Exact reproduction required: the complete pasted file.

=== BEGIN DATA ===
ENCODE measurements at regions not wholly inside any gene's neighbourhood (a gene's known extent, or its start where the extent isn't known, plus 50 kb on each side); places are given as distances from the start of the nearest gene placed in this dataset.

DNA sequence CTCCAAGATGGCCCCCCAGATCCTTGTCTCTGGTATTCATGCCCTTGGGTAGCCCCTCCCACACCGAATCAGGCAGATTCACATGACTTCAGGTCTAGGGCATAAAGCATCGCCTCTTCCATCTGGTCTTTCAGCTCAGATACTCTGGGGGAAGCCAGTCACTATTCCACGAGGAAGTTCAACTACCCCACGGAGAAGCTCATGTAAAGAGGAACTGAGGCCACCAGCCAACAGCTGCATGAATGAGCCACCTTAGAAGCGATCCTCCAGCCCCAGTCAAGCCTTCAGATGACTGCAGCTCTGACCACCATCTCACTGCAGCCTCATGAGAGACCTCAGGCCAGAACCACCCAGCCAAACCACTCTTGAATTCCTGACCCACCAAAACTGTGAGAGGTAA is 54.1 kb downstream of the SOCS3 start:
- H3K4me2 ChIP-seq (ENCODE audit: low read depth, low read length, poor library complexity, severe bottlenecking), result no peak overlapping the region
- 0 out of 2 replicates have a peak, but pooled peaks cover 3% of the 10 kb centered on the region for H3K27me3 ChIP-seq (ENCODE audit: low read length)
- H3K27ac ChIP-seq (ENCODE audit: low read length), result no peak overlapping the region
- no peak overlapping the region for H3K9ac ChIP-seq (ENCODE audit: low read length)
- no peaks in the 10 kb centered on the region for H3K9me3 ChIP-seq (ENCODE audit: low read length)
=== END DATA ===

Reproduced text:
ENCODE measurements at regions not wholly inside any gene's neighbourhood (a gene's known extent, or its start where the extent isn't known, plus 50 kb on each side); places are given as distances from the start of the nearest gene placed in this dataset.

DNA sequence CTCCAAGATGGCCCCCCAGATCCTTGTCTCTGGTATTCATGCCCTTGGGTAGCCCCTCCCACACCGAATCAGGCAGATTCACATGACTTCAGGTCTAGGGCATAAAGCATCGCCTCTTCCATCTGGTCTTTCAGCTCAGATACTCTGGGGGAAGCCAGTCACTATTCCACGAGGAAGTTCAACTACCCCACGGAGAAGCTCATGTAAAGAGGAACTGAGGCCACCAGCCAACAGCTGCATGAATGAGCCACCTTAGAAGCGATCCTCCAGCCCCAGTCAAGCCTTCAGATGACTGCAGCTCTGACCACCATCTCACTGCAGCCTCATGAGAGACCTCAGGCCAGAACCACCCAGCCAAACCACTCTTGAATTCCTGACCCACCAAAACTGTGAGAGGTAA is 54.1 kb downstream of the SOCS3 start:
- H3K4me2 ChIP-seq (ENCODE audit: low read depth, low read length, poor library complexity, severe bottlenecking), result no peak overlapping the region
- 0 out of 2 replicates have a peak, but pooled peaks cover 3% of the 10 kb centered on the region for H3K27me3 ChIP-seq (ENCODE audit: low read length)
- H3K27ac ChIP-seq (ENCODE audit: low read length), result no peak overlapping the region
- no peak overlapping the region for H3K9ac ChIP-seq (ENCODE audit: low read length)
- no peaks in the 10 kb centered on the region for H3K9me3 ChIP-seq (ENCODE audit: low read length)